IR audio bridge

ir bridge

Reader [Chris Rybitski] had a pair of RCA IR headphones laying around from the Radiohut. He’d never really used them and decided they would be much better suited as a wireless audio bridge between his computer and stereo. Since it was going to be a permanent installation his first task was to find a wall wart to power the receiving end. He then reboxed the receiver in an old laptop battery case with the IR LEDs from each ear and an output jack for his stereo. Not to complex, but I’m sure the system works a lot better now that it is in a fixed position instead of strapped to someone’s head.

Comments

  1. What about sound quality? The degradation is at best negligible, but might be considerable. If I were to hook up something permanent, I would definitely not go with anything that requires line of sight

  2. atrain says:

    I just use a patch cable… But if you do need a long distance link, this is a great + simple solution.

    I would not use IR in this case though, I would rather a higher quality link.

  3. Orphaze says:

    Something like this has the indirect benefit of getting rid of those pesky ground loops that often arise when connecting a computer to a home theater system (especially if that system is attached to a grounded coax cable TV line as they usually are in some way.) I’m not sure about other people, but coax isolation transformers degraded my signal too much, even with an amp boosting the signal beforehand. Never tried an AC isotrans though.

    I ended up solving my problems by grounding my computer (a MythTV box) to the coax (a debatable but fuctional solution.)

  4. Tired2 says:

    I think some people missed the idea of this hack… I always thought ‘wireless’ speakers were a waste of money because they still had to be plugged in…. Though now in my current setup, wires are unacceptable for the rear speakers, so I’m forced to run at 3.1 :(…. Anyway, this would be a great hack along side a diy amp or some computer speakers to re-claim those rear speakers… wonder how hard a full on DIY setup would be….

  5. Tired2 says:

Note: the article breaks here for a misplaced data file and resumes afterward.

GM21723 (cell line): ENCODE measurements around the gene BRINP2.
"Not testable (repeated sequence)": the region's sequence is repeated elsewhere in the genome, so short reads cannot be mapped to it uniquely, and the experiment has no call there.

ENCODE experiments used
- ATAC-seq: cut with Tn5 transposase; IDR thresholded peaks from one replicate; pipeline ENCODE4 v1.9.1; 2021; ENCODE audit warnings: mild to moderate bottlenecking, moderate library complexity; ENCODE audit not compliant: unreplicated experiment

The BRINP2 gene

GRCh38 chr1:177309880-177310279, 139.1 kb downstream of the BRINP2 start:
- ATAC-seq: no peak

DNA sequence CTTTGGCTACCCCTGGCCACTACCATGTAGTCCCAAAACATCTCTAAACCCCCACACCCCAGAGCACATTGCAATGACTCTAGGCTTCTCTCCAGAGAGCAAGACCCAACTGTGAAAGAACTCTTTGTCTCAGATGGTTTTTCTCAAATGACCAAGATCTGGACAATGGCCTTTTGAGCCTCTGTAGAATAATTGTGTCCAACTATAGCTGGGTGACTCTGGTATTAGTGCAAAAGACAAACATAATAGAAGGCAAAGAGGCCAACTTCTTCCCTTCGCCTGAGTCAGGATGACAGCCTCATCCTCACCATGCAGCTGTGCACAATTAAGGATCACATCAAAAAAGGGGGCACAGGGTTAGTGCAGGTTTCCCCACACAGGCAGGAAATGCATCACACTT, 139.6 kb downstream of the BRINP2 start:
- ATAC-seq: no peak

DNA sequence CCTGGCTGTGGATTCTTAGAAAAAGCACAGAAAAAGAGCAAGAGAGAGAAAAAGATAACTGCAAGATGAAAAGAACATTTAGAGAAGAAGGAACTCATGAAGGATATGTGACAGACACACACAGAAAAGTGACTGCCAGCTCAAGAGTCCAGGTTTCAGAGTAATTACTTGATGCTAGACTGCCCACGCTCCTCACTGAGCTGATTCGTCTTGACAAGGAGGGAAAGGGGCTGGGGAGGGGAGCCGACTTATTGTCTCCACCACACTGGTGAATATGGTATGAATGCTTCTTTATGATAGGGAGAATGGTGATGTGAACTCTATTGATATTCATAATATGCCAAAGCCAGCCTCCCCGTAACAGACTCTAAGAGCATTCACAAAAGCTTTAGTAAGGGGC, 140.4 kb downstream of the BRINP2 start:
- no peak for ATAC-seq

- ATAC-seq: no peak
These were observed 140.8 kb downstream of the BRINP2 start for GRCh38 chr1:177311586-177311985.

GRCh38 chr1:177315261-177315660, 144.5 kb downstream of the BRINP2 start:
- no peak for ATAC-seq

Also, I forgot to mention, I’ve had pretty good success with ground loops between computer/stereo/tv by using an old peice of speaker wire and connecting it from computer chassis to stereo chassis, or tv coax ground…. kinda ghetto, but i think that is a lot of what the diy/hack scene is about.

  6. tau says:

    Remember that hack not to long ago about using a laser for wireless sound? Would that not result in better sound quality and less attenuation then IR?

  7. The distortion on this is .9%, so the ir quality is not noticably bad.

  8. matt sandy says:

    I think everyone has tried this before. It doesn’t have the quality of the optical out, but the geek factor makes up for it when friends are over. There was a bluetooth one posted on engadget a while ago (maybe a week?). I do love this site though. MORE LASERS.

  9. ben says:

    This has got to be the most boring “hack” ever. a 10 year old could have done this. You just simply taken the signal that would have been delivered to the speakers and wired them to a line out.

    I come to this site to see hardcore hacks… not your simple hack… besides, you didn’t even bild your own transformer… and a simple variable DC power supply could have probably drawn currnet anywhere from 12-24v from your speaker system… thus eliminating the need for batteries.

    Out of 10, I rate this a -5

  10. pea says:

    Aah i wouldn’t go near those wireless head phones with a barge pole, 300% over priced. You’re better off making a IR audio trans and receiver yourself, or even better, RF.

  11. Rob says:

    Please pardon me, but where is the hack in this posting ?

    This is on the same level as making an extension lead for a pair of headphones or resoldering a jackplug.

    If my 13 year old daughter decided to do this I would think, good she is thinking for herself and I would encourage her.

    But please it’s embarrasing.

    Rob…

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